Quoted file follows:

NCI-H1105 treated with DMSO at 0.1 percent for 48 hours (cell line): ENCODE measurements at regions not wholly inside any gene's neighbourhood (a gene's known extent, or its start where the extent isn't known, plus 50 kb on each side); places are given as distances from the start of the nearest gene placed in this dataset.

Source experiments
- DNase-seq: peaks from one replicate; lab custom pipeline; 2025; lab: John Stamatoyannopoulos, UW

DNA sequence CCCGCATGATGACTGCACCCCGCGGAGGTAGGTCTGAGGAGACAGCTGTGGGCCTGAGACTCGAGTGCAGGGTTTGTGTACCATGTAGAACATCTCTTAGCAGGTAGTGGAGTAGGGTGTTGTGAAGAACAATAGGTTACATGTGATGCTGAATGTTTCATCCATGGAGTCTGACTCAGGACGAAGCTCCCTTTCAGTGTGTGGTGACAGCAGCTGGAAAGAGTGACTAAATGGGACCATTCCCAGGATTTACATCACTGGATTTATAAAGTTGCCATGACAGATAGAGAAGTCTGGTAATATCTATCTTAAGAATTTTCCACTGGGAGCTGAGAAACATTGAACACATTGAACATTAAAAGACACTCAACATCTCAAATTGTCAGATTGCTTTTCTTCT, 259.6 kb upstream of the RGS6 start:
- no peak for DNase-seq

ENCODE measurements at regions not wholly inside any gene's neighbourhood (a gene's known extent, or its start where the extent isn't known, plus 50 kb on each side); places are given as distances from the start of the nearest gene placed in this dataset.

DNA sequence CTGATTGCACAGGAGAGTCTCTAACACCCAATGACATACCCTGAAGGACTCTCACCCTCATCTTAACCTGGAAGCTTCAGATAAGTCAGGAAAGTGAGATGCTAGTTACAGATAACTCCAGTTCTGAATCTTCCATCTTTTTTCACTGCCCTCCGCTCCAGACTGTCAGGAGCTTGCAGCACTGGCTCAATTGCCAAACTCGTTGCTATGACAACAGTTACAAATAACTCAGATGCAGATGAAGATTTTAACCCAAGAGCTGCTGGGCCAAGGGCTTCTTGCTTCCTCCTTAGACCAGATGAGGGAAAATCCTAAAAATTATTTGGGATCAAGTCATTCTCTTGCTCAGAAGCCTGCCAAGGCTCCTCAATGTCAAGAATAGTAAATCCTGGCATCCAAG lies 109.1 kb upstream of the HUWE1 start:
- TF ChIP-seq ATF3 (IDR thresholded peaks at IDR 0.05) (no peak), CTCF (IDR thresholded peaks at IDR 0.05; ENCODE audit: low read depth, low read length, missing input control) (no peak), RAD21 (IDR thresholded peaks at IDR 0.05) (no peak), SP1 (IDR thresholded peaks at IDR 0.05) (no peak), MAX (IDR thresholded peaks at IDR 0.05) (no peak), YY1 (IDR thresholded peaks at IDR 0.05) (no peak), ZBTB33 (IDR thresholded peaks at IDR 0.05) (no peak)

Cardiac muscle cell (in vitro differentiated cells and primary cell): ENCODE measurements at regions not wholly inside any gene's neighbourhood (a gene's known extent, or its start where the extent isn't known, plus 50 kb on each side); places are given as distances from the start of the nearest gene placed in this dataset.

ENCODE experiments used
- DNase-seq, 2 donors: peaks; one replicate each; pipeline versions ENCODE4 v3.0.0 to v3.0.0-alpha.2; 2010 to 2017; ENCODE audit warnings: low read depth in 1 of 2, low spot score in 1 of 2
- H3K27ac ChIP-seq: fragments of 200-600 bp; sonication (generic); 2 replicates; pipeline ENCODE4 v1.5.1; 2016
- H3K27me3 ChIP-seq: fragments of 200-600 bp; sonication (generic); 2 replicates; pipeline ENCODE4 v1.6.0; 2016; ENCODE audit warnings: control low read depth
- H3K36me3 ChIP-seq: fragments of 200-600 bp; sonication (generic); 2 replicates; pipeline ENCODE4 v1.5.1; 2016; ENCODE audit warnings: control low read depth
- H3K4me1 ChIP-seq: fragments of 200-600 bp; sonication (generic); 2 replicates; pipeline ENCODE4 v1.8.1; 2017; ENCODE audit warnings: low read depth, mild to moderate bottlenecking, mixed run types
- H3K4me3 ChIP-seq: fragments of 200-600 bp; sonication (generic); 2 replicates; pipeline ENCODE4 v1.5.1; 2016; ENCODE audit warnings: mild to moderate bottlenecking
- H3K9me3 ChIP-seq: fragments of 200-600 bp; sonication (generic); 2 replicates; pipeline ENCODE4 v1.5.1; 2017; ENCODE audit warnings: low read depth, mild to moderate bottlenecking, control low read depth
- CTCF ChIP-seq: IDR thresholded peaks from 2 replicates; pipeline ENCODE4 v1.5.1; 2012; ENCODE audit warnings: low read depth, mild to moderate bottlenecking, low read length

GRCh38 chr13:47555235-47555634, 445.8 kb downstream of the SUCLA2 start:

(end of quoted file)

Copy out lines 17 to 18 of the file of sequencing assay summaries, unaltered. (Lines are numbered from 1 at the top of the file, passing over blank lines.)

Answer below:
- H3K9me3 ChIP-seq: fragments of 200-600 bp; sonication (generic); 2 replicates; pipeline ENCODE4 v1.5.1; 2017; ENCODE audit warnings: low read depth, mild to moderate bottlenecking, control low read depth
- CTCF ChIP-seq: IDR thresholded peaks from 2 replicates; pipeline ENCODE4 v1.5.1; 2012; ENCODE audit warnings: low read depth, mild to moderate bottlenecking, low read length